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September 2, 2014 - 29 comments

Exploring the Twitter API with Meteor.js

Exploring the Twitter API and Meteor.js

The Twitter API is thoughtfully designed, and the data set that it provides access to is incredibly rich.

I wanted a super quick, no-fuss way to retrieve, process, and display tweet data on the web, and have been obsessed with Meteor.js ever since I started using it on our pet project Songnotes. It's easier to set up an app and run a dev server than any other method I've encountered, and it keeps everything in JavaScript, meaning that I can display the data directly on the web with no intermediate hassle. Plus it just feels so cutting edge. Since I didn't find a straightforward tutorial on how to do this elsewhere on the web, I've outlined the steps I came to below.

Step 1: Create your Meteor app

If you've never tried Meteor before, the simplicity of installing it and creating your first app will blow your mind. You can follow the quick start, or try the tutorial on creating an example app first if you prefer.

Step 2: Obtain a Twitter access token

In order to access the API, Twitter requires an access token. There are a number of ways to get one depending on what you expect to be doing; I opted for the standard single-user developer token because it was easy to obtain and would give me all the access I'd need for the kind of data mining I want to do.

Step 3: Install a Twitter API client library

There are several different wrapper libraries to simplify access to the Twitter API  from Node (Meteor runs on a Node server, FYI) and twit seemed to be the most concise and straightforward to me, with a fairly large user base and frequent updates.

First enable NPM modules in your Meteor app

Running pure Node packages in a Meteor app requires first installing support for non-Meteor npm modules within your Meteor app:

meteor add meteorhacks:npm

Then add the specific package you need

Create a file called packages.json in the root of your app and add the package name and version number (1.1.19 at the time of this writing):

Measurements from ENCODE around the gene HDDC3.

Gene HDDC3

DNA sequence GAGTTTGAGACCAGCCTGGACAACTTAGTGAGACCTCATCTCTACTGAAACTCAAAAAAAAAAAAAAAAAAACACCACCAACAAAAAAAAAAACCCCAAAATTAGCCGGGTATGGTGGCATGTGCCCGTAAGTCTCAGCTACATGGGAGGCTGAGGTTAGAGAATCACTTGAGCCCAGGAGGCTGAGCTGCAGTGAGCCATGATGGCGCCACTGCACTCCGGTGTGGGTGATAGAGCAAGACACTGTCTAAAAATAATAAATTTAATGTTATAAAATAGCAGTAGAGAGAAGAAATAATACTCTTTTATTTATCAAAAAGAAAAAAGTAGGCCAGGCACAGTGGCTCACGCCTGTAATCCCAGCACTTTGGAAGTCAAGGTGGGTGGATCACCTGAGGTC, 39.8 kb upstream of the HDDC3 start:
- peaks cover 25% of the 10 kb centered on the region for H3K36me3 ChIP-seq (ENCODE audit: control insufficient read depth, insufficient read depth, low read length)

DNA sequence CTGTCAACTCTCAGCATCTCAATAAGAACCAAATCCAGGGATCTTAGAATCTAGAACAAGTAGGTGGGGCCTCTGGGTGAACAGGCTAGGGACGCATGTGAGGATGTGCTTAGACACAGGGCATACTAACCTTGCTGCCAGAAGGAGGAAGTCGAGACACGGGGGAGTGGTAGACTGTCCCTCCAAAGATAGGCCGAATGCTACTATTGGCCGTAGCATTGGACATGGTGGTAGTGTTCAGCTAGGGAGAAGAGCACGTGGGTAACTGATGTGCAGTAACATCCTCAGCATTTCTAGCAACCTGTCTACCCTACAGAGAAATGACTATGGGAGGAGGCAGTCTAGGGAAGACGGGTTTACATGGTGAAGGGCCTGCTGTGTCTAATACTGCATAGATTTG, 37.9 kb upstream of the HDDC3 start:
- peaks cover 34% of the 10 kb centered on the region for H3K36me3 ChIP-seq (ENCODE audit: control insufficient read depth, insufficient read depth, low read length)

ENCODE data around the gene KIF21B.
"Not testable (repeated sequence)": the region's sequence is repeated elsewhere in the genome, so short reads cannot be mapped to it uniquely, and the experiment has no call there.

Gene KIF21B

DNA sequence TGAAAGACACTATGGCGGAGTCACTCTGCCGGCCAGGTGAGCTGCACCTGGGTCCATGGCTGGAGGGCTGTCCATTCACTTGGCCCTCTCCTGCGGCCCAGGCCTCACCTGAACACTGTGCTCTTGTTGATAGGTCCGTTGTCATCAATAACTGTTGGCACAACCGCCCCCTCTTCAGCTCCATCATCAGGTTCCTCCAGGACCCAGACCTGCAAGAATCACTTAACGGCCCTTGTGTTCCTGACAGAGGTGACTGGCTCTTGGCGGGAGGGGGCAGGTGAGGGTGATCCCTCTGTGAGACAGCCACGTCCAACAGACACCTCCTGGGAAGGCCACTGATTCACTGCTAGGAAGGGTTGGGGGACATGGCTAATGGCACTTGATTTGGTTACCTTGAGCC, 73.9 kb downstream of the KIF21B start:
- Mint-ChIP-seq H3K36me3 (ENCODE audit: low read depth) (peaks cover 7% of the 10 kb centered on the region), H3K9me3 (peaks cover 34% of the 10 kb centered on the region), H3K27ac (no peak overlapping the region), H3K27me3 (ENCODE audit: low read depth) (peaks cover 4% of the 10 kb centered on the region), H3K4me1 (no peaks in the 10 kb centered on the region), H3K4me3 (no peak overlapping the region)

{
    "twit": "1.1.19"
}

And you're ready to go! Let's write some code.

Step 4: Do a test query

Open up myapp.js (or whatever the name of the main app file is that you created in Step 1), and edit the following section:

if (Meteor.isServer) {
  Meteor.startup(function () {
    // code to run on server at startup

  });
}

to look like this:

if (Meteor.isServer) {
  Meteor.startup(function () {
    // code to run on server at startup

    var Twit = Meteor.npmRequire('twit');

    var T = new Twit({
        consumer_key:         '...', // API key
        consumer_secret:      '...', // API secret
        access_token:         '...', 
        access_token_secret:  '...'
    });

    //  search twitter for all tweets containing the word 'banana'
    //  since Nov. 11, 2011
    T.get('search/tweets',
        {
            q: 'banana since:2011-11-11',
            count: 100
        },
        function(err, data, response) {
            console.log(data);
        }
    );

  });
}

filling in the '...' bits with the keys you obtained in Step 2.

It's important that sensitive information like certain API keys only be used within a Meteor.isServer block (or in a server-only file) in Meteor, otherwise your keys will be visible for all the world to see.

Now run your app by typing meteor on the command line from your app directory. If all went well, it should spit out a ton of json-structured content along the lines of

 { statuses: 
    [ { metadata: [Object],
        created_at: 'Mon Jun 23 04:06:56 +0000 2014',
        id: 480924945586069500,
        id_str: '480924945586069504',
        text: '@Nukes_Pringles banana',
        source: 'Twitter for iPhone',
        ...

Twitter is talking to us! Sweet. There are are more example queries to experiment with over at the twit github page, and in a future post I'll talk about what we might actually do with this data and how to display the parts we want on a web page.

Updated 1/27/2015 to use the latest version of Meteor, 1.0.3.1.